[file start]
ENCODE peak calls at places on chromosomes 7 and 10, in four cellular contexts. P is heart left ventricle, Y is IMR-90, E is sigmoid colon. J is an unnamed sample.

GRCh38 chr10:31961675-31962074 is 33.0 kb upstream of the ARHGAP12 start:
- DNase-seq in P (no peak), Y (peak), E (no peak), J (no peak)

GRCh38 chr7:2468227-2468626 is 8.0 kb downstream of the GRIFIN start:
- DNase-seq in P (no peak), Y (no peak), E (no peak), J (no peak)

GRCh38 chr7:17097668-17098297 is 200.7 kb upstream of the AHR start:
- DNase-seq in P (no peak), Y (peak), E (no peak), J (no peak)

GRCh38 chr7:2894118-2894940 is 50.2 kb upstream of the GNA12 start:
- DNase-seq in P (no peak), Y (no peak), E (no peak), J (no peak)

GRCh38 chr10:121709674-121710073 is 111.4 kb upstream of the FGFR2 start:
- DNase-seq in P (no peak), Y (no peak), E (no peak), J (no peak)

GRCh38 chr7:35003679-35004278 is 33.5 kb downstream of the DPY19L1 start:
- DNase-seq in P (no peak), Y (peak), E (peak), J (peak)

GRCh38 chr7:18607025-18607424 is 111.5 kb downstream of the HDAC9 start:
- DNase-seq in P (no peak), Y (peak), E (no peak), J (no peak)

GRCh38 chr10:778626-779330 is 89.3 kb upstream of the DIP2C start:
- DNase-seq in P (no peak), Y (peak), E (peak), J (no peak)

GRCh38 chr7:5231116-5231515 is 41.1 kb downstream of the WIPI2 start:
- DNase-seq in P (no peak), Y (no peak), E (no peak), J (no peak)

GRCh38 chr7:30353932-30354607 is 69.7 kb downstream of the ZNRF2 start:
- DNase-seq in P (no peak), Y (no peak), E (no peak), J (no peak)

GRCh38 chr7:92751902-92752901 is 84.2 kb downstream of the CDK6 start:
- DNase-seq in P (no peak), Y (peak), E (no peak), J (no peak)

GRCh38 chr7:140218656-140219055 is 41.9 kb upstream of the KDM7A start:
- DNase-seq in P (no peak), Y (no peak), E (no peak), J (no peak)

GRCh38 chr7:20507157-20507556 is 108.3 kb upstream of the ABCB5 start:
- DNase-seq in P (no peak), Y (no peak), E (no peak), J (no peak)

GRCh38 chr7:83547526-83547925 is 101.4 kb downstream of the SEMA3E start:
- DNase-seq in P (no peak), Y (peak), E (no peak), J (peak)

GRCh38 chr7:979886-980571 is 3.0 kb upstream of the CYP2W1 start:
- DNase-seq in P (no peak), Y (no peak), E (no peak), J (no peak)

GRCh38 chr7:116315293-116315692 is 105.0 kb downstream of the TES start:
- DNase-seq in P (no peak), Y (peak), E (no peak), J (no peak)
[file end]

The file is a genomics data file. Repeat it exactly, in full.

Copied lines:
ENCODE peak calls at places on chromosomes 7 and 10, in four cellular contexts. P is heart left ventricle, Y is IMR-90, E is sigmoid colon. J is an unnamed sample.

GRCh38 chr10:31961675-31962074 is 33.0 kb upstream of the ARHGAP12 start:
- DNase-seq in P (no peak), Y (peak), E (no peak), J (no peak)

GRCh38 chr7:2468227-2468626 is 8.0 kb downstream of the GRIFIN start:
- DNase-seq in P (no peak), Y (no peak), E (no peak), J (no peak)

GRCh38 chr7:17097668-17098297 is 200.7 kb upstream of the AHR start:
- DNase-seq in P (no peak), Y (peak), E (no peak), J (no peak)

GRCh38 chr7:2894118-2894940 is 50.2 kb upstream of the GNA12 start:
- DNase-seq in P (no peak), Y (no peak), E (no peak), J (no peak)

GRCh38 chr10:121709674-121710073 is 111.4 kb upstream of the FGFR2 start:
- DNase-seq in P (no peak), Y (no peak), E (no peak), J (no peak)

GRCh38 chr7:35003679-35004278 is 33.5 kb downstream of the DPY19L1 start:
- DNase-seq in P (no peak), Y (peak), E (peak), J (peak)

GRCh38 chr7:18607025-18607424 is 111.5 kb downstream of the HDAC9 start:
- DNase-seq in P (no peak), Y (peak), E (no peak), J (no peak)

GRCh38 chr10:778626-779330 is 89.3 kb upstream of the DIP2C start:
- DNase-seq in P (no peak), Y (peak), E (peak), J (no peak)

GRCh38 chr7:5231116-5231515 is 41.1 kb downstream of the WIPI2 start:
- DNase-seq in P (no peak), Y (no peak), E (no peak), J (no peak)

GRCh38 chr7:30353932-30354607 is 69.7 kb downstream of the ZNRF2 start:
- DNase-seq in P (no peak), Y (no peak), E (no peak), J (no peak)

GRCh38 chr7:92751902-92752901 is 84.2 kb downstream of the CDK6 start:
- DNase-seq in P (no peak), Y (peak), E (no peak), J (no peak)

GRCh38 chr7:140218656-140219055 is 41.9 kb upstream of the KDM7A start:
- DNase-seq in P (no peak), Y (no peak), E (no peak), J (no peak)

GRCh38 chr7:20507157-20507556 is 108.3 kb upstream of the ABCB5 start:
- DNase-seq in P (no peak), Y (no peak), E (no peak), J (no peak)

GRCh38 chr7:83547526-83547925 is 101.4 kb downstream of the SEMA3E start:
- DNase-seq in P (no peak), Y (peak), E (no peak), J (peak)

GRCh38 chr7:979886-980571 is 3.0 kb upstream of the CYP2W1 start:
- DNase-seq in P (no peak), Y (no peak), E (no peak), J (no peak)

GRCh38 chr7:116315293-116315692 is 105.0 kb downstream of the TES start:
- DNase-seq in P (no peak), Y (peak), E (no peak), J (no peak)